In the aftermath of the 9/11 terrorist attacks, many Americans became hostile toward immigration because the terrorists who perpetrated the attacks exploited gaping security holes in the U.S. immigration system. Border security became both an immediate and long-term concern, as the borders with Canada and Mexico were closed for days. Since then, the Immigration and Naturalization Service, which handled immigration prior to 9/11, has been subsumed under the Department of Homeland Security, and reformulated into several new agencies, including the Immigration and Customs Enforcement (Miller, 2005).
By bringing immigration control under the header of Homeland Security, the U.S. government has reaffirmed its understanding of uncontrolled immigration as a threat to the nation. The government has pursued strategies to contain undocumented immigration primarily through the fortification of border enforcement at the US-Mexico border, but also by implanting increasingly restrictive legislation targeting “criminal” immigrants, undocumented or otherwise (Miller, 2005).
Some members of Congress are pushing for further action. They would like to see the U.S. perform extensive background checks on potential immigrants as well as create a tamperproof visa containing biometric data such a facial screens or thumbprints to prevent impostors from gaining entry. They also want the Department of Homeland Security to move ahead with two major technology initiatives, an automated entry-exit system at border crossings and a Student Exchange Visitor Information System, also known as SEVIS, an Internet-based system that will make it easier for universities to monitor their foreign students more closely.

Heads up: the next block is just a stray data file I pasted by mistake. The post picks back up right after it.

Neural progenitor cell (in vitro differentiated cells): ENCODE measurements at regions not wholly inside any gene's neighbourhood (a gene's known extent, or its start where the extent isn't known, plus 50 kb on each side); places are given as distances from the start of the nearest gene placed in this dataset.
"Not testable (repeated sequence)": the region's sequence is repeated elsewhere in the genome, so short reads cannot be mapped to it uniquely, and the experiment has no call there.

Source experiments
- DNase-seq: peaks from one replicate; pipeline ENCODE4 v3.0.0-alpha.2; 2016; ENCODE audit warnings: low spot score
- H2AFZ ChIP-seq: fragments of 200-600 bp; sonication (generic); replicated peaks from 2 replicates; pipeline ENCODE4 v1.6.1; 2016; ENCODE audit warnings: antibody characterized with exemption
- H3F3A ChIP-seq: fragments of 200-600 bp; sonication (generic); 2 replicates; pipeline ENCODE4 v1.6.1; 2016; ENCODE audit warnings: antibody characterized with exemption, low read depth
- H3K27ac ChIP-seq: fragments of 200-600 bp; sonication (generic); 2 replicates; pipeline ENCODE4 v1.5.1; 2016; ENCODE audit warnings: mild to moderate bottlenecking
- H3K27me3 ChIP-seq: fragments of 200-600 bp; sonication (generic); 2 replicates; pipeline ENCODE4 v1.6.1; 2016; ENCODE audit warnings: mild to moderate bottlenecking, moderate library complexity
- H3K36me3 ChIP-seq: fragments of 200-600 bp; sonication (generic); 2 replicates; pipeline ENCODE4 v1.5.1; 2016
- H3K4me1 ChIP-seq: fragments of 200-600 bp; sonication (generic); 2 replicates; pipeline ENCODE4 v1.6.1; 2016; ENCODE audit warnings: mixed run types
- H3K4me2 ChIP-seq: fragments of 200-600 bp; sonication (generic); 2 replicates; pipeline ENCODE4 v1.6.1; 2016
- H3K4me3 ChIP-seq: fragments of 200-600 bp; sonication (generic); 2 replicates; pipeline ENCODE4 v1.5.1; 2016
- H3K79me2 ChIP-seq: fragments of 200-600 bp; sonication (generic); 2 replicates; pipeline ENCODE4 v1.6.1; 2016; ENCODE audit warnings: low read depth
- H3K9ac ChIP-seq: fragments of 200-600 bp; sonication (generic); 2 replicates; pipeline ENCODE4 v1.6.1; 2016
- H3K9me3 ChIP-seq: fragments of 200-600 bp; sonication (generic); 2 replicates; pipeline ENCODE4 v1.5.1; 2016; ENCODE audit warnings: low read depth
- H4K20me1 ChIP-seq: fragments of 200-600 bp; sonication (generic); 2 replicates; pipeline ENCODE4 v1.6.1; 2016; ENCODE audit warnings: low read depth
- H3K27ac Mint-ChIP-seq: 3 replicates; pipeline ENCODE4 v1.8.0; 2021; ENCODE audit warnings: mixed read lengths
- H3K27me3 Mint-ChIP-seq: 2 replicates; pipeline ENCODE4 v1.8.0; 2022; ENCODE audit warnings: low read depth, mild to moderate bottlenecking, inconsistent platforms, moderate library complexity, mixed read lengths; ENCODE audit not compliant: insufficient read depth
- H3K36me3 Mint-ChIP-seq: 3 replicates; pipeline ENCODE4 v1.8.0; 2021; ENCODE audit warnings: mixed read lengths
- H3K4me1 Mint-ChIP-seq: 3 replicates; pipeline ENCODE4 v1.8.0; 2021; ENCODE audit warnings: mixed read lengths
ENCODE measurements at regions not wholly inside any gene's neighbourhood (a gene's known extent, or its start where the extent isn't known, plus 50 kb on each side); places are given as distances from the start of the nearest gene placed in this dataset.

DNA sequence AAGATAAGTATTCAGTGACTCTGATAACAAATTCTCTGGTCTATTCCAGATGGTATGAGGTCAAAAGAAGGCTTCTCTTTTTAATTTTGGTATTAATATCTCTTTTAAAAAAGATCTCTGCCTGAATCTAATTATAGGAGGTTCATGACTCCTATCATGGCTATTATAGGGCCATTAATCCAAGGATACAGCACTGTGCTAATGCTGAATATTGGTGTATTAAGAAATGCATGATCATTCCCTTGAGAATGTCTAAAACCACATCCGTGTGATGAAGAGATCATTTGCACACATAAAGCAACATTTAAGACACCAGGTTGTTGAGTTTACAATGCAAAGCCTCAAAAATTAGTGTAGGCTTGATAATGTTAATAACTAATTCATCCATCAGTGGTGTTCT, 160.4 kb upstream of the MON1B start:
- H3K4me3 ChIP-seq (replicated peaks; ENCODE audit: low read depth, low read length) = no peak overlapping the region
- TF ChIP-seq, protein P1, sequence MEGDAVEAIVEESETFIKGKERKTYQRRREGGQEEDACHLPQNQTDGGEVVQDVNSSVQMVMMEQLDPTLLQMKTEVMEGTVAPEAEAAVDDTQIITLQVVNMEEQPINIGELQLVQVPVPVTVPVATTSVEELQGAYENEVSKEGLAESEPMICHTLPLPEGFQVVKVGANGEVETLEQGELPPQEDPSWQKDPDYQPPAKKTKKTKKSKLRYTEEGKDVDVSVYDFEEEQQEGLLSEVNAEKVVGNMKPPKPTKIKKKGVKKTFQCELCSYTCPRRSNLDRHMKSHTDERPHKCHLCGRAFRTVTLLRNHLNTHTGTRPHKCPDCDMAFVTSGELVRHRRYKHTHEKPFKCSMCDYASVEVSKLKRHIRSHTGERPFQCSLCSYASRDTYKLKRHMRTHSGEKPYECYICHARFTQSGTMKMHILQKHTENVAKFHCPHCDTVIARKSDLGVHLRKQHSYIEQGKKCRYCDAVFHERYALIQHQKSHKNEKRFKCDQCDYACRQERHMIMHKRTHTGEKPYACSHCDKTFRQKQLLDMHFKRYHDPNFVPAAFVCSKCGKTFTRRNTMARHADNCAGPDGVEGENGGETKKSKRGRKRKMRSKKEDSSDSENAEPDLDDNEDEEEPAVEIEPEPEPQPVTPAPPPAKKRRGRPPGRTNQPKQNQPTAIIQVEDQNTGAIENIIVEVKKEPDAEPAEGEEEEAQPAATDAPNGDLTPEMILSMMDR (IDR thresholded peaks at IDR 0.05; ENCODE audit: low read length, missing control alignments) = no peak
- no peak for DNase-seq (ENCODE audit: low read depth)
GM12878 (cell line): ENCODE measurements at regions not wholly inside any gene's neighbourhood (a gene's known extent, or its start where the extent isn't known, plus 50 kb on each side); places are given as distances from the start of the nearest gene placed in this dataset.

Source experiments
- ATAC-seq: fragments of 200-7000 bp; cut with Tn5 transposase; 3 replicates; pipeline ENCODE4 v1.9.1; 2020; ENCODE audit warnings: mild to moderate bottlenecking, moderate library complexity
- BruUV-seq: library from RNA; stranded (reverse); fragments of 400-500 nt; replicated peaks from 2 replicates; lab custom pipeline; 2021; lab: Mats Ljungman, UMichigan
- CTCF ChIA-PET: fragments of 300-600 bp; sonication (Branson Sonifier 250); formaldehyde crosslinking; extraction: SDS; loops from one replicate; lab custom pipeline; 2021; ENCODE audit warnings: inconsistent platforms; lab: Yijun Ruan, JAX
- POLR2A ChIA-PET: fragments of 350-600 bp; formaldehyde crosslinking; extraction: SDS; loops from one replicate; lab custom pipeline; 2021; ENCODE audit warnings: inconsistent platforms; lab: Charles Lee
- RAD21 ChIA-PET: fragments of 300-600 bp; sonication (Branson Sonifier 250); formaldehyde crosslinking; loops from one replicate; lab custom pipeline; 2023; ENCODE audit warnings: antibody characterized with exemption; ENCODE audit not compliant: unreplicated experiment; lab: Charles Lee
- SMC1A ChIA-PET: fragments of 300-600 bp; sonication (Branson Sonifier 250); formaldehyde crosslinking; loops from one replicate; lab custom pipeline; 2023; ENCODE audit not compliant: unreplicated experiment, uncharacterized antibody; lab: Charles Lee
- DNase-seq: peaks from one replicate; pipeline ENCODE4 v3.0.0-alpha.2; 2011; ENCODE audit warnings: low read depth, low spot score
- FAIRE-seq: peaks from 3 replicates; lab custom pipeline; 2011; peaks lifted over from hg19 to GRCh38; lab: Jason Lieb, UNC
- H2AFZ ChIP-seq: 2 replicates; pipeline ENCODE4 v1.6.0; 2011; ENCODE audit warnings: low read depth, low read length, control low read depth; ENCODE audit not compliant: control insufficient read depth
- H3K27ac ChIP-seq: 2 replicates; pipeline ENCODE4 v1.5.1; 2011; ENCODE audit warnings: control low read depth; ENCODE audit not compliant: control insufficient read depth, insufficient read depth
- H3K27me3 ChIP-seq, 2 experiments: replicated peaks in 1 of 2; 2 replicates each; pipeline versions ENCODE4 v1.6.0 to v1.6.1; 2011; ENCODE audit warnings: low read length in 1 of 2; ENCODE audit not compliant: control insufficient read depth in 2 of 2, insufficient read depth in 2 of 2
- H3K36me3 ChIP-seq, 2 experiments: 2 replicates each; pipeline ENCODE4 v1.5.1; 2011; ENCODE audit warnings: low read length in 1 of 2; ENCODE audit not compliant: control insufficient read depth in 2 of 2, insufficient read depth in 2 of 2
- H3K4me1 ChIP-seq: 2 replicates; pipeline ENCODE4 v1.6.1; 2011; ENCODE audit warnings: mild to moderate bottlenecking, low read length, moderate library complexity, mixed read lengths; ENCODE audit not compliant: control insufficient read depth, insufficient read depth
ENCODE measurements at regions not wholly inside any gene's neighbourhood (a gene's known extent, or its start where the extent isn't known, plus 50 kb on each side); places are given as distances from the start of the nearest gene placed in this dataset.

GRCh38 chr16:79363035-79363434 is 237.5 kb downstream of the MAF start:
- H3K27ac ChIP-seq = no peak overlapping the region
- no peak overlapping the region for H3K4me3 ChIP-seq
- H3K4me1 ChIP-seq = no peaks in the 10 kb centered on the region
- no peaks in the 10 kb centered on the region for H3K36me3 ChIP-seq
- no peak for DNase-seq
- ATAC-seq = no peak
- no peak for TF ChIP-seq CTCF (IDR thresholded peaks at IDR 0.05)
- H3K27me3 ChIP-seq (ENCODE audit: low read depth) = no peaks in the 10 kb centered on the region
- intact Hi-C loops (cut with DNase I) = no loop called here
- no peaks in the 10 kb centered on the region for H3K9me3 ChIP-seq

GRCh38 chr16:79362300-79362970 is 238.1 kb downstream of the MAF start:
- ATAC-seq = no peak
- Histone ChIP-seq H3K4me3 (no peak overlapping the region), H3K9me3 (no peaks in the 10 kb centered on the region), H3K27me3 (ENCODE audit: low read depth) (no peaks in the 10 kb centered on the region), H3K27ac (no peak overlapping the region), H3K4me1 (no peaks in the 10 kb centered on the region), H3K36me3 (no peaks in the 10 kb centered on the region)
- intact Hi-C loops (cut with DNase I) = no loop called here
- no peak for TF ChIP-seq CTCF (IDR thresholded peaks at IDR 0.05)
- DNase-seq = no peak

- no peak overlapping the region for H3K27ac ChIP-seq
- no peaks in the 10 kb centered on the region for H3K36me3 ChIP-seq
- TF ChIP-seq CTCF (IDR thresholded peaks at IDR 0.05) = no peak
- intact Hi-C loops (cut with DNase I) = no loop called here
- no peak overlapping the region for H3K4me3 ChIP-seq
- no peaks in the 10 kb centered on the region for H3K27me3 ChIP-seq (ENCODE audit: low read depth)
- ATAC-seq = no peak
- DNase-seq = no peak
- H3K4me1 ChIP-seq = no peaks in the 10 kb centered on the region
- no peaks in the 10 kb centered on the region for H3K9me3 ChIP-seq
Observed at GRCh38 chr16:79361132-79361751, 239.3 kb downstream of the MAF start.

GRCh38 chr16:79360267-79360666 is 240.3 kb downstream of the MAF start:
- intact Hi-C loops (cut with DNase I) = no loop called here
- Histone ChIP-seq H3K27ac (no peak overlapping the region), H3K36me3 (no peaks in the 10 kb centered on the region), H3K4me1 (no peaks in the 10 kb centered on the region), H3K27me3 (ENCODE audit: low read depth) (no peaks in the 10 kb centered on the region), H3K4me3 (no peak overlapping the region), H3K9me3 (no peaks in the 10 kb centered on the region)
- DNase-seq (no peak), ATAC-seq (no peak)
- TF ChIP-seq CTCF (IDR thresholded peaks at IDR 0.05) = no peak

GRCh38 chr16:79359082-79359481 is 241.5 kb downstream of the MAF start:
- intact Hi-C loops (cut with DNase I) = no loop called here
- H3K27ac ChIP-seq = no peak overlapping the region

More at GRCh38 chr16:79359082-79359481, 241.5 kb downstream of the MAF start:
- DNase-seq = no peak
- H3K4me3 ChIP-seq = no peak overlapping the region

During the spring of 2013, eight members of congress proposed a new comprehensive immigration bill, meant to address the estimated 11 million immigrants who currently live in the U.S. without authorization and to handle continuing flows, documented or otherwise, of immigrants into the nation. Included in the bill is a 13 year pathway to citizenship for currently undocumented immigrants, a stricter set of employer sanctions to discourage the hiring of undocumented immigrants, guest worker programs to bring desirable laborers into the nation, and the continued and heightened use of border enforcement to control cross-border movement, among many other provisions (Matthews, 2013). The bill was approved by the Senate on June 27th, 2013.
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